After being called a “madame hispana” in an email from her former boyfriend, tech billionaire Elizabeth Holmes, to Newsweek, she’s fighting back.
The University of California, San Francisco, has accused the 30-year-old founder of Theranos, the blood-testing company, of forcing her to quit her job as CEO in 2016 by skirting responsibility for poor lab safety practices.
But many people have an uncomfortable tale of professional exploitation, and that doesn’t stop companies from hiring people to make them forget all about it.
Holmes insists that George O’Neill, her former partner and ex-boyfriend, never abused her.
“I did not suffer abuse,” she said. “George never abused me. He never used drugs on me. He never sexually abused me.”
Holmes, in an essay on Medium, told a more nuanced story about how she met O’Neill and why they eventually split up. She blamed him for making her become paranoid, while he said she was struggling with depression.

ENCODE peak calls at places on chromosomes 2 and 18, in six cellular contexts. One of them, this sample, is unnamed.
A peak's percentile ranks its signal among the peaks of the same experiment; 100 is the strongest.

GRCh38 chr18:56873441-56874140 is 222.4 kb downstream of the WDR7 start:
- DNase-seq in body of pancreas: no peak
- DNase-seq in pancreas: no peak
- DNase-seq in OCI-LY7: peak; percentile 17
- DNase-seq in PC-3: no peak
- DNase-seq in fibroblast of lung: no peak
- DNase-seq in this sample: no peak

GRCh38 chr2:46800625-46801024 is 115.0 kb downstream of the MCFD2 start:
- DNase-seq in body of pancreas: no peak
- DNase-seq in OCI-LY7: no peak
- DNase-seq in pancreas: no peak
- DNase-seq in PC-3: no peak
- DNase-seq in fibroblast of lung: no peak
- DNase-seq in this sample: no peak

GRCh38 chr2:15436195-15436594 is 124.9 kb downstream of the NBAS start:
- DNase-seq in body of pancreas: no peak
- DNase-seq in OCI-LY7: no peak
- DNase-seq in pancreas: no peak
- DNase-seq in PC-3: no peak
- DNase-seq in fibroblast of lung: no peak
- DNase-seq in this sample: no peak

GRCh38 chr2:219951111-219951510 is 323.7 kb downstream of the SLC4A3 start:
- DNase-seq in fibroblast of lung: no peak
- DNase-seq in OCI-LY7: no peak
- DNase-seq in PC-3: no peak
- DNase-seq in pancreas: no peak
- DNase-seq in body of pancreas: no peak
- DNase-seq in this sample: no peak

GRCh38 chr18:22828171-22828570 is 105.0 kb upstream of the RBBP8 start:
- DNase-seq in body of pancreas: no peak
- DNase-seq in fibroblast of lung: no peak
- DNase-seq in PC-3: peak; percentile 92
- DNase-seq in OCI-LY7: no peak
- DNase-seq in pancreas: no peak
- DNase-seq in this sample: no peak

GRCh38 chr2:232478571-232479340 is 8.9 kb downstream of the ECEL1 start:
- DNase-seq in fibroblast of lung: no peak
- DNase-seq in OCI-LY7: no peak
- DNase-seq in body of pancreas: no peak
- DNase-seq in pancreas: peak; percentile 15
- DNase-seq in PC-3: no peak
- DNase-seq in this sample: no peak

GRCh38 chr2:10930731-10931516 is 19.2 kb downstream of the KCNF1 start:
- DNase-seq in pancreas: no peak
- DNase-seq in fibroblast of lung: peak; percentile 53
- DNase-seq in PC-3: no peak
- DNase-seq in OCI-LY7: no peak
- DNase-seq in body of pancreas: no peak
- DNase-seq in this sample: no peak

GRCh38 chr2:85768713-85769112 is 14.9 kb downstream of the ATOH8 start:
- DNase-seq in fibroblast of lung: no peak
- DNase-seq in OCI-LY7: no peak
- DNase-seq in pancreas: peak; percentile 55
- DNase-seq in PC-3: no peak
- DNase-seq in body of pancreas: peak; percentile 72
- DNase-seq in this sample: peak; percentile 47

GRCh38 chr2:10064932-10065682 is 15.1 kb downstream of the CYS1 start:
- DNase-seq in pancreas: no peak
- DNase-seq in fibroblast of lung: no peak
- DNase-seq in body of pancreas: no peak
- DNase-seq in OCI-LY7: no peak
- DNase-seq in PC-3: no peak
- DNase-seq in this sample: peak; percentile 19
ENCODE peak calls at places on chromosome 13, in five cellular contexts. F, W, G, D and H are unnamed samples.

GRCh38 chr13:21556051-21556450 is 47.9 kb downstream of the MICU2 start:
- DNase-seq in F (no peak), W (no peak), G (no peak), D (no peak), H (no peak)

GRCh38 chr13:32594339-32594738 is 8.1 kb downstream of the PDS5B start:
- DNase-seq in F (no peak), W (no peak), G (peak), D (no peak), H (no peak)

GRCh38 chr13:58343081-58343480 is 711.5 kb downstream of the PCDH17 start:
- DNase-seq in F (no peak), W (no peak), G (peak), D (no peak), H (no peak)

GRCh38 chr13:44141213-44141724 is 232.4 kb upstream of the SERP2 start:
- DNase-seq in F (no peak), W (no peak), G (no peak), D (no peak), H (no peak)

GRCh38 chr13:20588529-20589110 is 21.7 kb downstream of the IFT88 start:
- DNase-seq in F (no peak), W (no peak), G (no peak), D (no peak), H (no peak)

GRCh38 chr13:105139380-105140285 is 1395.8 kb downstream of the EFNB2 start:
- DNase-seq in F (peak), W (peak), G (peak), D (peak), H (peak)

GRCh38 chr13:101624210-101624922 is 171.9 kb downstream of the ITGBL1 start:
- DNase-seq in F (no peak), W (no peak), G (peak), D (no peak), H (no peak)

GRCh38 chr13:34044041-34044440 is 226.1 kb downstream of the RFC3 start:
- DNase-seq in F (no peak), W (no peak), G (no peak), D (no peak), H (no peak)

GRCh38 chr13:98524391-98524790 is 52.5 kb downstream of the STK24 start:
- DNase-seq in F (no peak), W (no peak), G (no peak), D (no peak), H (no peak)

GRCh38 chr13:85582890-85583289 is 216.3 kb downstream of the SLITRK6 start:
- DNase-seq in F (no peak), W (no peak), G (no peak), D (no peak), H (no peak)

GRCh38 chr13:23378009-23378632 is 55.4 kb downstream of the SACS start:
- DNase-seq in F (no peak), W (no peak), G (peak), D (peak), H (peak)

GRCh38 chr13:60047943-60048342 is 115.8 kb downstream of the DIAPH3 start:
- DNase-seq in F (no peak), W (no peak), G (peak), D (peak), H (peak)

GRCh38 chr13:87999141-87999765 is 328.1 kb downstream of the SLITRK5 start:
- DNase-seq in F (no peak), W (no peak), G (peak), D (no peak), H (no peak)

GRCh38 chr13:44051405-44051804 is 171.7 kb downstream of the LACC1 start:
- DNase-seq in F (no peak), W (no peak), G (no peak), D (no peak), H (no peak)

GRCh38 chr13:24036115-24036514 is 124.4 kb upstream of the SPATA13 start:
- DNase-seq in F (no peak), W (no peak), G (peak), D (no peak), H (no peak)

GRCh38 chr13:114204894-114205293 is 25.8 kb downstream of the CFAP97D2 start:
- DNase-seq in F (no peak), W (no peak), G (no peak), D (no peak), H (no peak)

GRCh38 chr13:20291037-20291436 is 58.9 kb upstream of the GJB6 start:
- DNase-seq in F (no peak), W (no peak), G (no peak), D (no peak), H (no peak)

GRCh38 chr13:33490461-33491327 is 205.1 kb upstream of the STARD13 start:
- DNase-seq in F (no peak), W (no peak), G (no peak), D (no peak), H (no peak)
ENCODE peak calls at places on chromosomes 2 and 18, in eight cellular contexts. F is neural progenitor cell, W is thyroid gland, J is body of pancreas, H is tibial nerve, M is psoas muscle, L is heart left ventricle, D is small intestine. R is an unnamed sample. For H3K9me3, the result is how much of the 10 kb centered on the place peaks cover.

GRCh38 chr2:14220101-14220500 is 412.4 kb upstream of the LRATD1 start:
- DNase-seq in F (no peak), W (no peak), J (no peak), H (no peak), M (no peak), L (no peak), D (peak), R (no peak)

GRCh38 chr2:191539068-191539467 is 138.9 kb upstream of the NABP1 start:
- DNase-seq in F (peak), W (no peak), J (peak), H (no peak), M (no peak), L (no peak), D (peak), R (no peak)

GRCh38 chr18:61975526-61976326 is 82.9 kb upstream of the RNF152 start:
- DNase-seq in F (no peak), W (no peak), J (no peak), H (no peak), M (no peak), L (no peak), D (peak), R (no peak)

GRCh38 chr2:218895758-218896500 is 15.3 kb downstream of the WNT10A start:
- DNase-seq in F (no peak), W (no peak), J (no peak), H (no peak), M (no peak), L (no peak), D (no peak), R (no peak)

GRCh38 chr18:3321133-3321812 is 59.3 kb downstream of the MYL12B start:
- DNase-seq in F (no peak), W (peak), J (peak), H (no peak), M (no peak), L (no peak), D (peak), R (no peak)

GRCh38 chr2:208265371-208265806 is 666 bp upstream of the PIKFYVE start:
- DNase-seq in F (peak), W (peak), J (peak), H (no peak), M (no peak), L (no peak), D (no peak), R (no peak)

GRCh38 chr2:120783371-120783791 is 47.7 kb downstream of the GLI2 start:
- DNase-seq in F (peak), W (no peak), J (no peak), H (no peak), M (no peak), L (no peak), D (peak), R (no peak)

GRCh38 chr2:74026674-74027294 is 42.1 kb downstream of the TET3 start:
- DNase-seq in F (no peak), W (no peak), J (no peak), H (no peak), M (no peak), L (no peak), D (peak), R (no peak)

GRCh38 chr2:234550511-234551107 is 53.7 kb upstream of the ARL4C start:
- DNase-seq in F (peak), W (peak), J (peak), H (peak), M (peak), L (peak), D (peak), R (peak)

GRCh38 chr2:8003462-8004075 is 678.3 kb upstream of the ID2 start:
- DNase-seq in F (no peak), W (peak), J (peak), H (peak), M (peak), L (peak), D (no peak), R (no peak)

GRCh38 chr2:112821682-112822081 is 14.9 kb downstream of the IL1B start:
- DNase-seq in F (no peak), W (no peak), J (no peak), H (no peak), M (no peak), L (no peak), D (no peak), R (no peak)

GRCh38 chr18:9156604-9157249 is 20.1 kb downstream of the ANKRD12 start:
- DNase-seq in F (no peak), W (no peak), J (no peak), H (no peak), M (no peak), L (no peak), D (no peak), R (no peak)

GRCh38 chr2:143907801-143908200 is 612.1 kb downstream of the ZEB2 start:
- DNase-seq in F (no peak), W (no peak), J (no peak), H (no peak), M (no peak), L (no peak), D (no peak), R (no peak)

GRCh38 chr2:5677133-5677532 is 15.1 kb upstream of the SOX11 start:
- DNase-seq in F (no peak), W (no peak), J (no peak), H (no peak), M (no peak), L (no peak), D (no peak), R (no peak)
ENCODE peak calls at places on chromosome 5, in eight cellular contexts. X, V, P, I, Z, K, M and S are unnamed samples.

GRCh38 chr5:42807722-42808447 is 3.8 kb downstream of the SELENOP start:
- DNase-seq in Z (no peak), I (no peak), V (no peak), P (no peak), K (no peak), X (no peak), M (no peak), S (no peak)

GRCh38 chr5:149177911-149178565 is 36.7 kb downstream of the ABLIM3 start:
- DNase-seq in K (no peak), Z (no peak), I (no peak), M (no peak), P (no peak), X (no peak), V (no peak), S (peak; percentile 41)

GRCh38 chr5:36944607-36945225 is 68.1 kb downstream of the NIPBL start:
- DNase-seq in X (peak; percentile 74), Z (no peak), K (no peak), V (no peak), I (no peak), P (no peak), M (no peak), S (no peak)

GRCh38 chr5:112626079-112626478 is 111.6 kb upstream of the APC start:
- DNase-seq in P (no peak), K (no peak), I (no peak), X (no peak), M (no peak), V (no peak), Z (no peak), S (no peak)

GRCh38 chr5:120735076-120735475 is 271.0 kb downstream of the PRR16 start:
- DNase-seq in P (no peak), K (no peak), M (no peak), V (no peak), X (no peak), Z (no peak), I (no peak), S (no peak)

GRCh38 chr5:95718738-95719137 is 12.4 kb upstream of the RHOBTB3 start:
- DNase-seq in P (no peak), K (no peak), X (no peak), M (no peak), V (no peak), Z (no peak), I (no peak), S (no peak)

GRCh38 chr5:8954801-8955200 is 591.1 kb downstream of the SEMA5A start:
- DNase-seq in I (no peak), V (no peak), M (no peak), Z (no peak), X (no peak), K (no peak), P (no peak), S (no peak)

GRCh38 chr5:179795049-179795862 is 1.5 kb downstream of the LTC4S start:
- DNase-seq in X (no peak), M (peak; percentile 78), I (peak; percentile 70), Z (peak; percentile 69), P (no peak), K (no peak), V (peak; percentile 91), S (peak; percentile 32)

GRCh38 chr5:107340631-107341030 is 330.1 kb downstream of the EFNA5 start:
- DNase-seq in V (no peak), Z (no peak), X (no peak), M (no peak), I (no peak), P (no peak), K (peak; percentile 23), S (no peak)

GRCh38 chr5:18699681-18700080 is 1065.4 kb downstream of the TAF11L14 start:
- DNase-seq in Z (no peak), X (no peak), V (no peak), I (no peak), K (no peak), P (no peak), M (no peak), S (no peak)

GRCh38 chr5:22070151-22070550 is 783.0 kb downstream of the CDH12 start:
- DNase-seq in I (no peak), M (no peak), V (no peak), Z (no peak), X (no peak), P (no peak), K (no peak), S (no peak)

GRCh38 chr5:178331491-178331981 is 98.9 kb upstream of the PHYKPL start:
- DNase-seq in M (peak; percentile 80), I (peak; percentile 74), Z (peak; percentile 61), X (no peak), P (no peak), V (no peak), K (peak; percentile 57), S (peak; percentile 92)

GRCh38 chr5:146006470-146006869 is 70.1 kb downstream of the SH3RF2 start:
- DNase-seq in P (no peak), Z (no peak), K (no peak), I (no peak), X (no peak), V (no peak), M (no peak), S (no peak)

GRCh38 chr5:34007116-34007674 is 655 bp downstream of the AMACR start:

O’Neill himself is also in the news — he’s facing questioning about his involvement in a project developing a new blood-testing technology.
In a cryptic post on Medium, which he later deleted, O’Neill denied that he abused Holmes, saying that they were “great lovers” and that he “did not appropriate any of [her] personal assets, money or stock.”
That post, and the podcast Holmes recorded about the matter, were made on July 1, the same day that the Daily Beast published an interview with Dr. Steven Pearson, who was Holmes’ health care safety officer and a supervisor at the Palo Alto, Calif.-based lab that Holmes and O’Neill oversaw together.
In the Daily Beast interview, Pearson claimed that the technology of the blood-testing machines tested by Holmes and O’Neill allowed clients to carry out multiple tests per day, and that required carrying in small amounts of blood on a mini straw.
But Dr. Peter Akren, a toxicologist at Emory University, told the Mail on Sunday that this sounds unlikely. “Nothing suitable for carrying blood with can actually be carried,” he said.
Theranos has had trouble with blood-testing technology. In 2016, the National Institute of Standards and Technology issued guidance stating that blood tests “should either take only one device or not more than two.”
The company said in a statement that the guidance “still holds true,” and that it has “been working for a number of years to adhere to its industry standards.”
Nevertheless, Kaiser, for one, is no longer using Theranos blood tests.